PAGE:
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However, the shortest trip from these uptown neighborhoods to Magnificent Mile is 5.3 miles, which we can see is much longer than the average travel distance. 

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Given female and general rider trends, Divvy should strive to build stations in between, especially with upcoming attractions like the Chicago Music Hall of Fame in Little Italy.

A Rocky Side Road : Clustering

Another model we deployed that ended up being irrelevant because of new pricing plans was a clustering of groups who rode longer than 30 min (and paid extra in the old pricing plan). Although we can’t apply our model, we felt that talking about the challenges/model considerations we faced would be helpful for newbies.

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Clustering models aim to identify groups in your data. We found that the hardest part of clustering was fine-tuning the variables to create meaningful groups with a high silhouette (measure of how far apart aka distinct groups are). The best practices often depend on the situation, and sometimes there’s a conflict between interpretability and performance.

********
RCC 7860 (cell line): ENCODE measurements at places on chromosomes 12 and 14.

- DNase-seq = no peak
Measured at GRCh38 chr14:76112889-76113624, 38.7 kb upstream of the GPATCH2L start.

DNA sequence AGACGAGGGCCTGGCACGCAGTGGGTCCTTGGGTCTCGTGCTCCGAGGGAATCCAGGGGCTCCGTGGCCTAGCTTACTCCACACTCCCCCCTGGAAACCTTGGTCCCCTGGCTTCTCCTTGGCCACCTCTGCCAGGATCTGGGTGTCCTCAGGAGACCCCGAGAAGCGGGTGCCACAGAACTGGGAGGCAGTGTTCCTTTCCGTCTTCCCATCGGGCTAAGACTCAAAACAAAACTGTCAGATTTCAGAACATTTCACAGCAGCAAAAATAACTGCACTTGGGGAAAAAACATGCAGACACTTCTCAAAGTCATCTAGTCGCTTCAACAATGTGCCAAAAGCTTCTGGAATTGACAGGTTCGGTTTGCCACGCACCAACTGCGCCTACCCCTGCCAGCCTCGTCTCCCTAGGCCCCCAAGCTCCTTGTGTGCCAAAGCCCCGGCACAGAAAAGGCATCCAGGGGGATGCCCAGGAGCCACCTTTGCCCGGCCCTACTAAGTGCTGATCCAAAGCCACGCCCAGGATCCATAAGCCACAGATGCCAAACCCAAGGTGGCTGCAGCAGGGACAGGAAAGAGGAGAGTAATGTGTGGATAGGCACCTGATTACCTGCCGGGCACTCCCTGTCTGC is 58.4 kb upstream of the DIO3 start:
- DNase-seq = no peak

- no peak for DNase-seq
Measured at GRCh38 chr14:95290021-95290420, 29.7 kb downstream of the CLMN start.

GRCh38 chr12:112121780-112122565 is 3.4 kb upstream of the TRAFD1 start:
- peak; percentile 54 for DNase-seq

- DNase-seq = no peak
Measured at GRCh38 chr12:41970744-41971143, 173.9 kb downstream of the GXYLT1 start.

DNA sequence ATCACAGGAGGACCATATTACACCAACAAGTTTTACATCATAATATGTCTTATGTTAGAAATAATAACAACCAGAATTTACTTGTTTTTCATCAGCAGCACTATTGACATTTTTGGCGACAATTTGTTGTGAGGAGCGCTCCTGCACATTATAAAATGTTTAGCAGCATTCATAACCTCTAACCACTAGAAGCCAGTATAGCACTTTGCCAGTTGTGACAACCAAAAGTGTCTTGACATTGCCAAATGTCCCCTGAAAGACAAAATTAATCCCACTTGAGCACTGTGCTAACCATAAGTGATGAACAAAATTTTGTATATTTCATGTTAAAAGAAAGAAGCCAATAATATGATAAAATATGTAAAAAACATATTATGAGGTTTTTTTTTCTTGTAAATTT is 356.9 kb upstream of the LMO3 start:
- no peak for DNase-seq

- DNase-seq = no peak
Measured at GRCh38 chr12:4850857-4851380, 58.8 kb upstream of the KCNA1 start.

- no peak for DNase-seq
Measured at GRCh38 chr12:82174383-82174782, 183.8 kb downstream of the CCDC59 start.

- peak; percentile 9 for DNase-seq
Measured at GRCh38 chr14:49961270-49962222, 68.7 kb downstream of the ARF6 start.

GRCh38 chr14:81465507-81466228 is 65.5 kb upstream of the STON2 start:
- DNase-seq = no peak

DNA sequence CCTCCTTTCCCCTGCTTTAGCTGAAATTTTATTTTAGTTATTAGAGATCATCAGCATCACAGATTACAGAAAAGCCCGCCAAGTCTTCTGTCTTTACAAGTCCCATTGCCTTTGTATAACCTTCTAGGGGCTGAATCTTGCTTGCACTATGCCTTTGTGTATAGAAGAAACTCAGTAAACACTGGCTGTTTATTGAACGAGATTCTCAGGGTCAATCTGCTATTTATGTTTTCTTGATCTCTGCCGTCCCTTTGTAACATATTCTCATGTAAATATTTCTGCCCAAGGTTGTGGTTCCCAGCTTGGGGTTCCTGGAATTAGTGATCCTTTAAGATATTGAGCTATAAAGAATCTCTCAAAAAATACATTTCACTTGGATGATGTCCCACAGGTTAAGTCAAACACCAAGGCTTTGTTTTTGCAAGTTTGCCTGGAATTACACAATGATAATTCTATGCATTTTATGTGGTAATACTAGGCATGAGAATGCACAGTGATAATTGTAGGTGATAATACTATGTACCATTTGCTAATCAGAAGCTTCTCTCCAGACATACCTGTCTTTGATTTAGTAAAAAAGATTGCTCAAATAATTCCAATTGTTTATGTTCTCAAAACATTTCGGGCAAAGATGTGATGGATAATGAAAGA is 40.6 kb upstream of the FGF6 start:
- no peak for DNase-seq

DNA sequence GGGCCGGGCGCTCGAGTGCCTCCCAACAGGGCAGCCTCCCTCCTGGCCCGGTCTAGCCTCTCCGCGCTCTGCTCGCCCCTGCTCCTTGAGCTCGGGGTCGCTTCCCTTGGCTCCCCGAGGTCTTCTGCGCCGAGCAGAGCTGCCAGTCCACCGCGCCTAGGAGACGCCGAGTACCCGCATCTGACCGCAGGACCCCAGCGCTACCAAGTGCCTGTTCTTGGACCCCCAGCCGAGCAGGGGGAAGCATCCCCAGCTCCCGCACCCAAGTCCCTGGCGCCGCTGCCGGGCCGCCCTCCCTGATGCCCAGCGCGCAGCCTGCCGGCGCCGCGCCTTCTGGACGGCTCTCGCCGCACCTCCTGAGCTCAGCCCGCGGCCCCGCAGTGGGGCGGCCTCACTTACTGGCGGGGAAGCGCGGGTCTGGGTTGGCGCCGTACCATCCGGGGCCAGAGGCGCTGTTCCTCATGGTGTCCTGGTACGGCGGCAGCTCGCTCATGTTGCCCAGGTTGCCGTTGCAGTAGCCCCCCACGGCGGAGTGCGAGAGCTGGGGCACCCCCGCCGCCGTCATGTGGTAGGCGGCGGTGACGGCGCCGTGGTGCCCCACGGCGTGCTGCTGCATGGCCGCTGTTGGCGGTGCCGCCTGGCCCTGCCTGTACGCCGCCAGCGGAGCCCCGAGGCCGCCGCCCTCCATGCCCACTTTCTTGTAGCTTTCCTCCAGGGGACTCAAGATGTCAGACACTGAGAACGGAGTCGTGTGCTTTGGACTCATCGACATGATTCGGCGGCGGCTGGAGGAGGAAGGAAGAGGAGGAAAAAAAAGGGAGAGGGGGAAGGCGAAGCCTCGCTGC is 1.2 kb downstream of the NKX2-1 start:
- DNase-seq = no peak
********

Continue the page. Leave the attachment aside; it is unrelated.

For example, we found that making day of week, hour of the day, and month real-valued (rather than treating them as categorical and dummy-encoding) increased the silhouette. However, since they’re cyclical variables, it makes more sense to keep them as categorical (we only care that it’s Monday, not about which Monday it is). Even when we asked different data scientists, we got mixed responses.

We ended up keeping the model with a medium silhouette (increased significantly by PCA which helped with the high dimensionality from the added dummy-encoded columns) but clear interpretability: people who went over 30 minutes were summer lakefront riders, subscribers, or riders who got caught in the rain.

It’s The Journey That Matters

Though we only ended up using one of our analyses, exploring, manipulating (and sometimes huffing at) the data was a really great learning experience. Dataiku made it easy to do this project across oceans, and we loved that we could see the query code behind an automated visual recipe.

More than anything, the project showed us how understanding the business dimension of the data is just as important as having the data itself. We were getting caught up on things like pricing and terminology -- we can’t imagine how much of a nightmare it would be if that was scaled to the more complex business decisions data science is being used to make right now.

If we were to do this again, we would try to incorporate (learn) more code and try more advanced techniques: for example, to deal with missing values in our dataset, we just imputed the average value, but there are more accurate procedures.

Some analyses we would possibly run in the future include a predictive model for arrivals and departures to determine which stations are full (through the net difference of the model outputs) or clustering models by seasons or user type. We encourage you to download this dataset at Kaggle and try working on it yourself using Dataiku!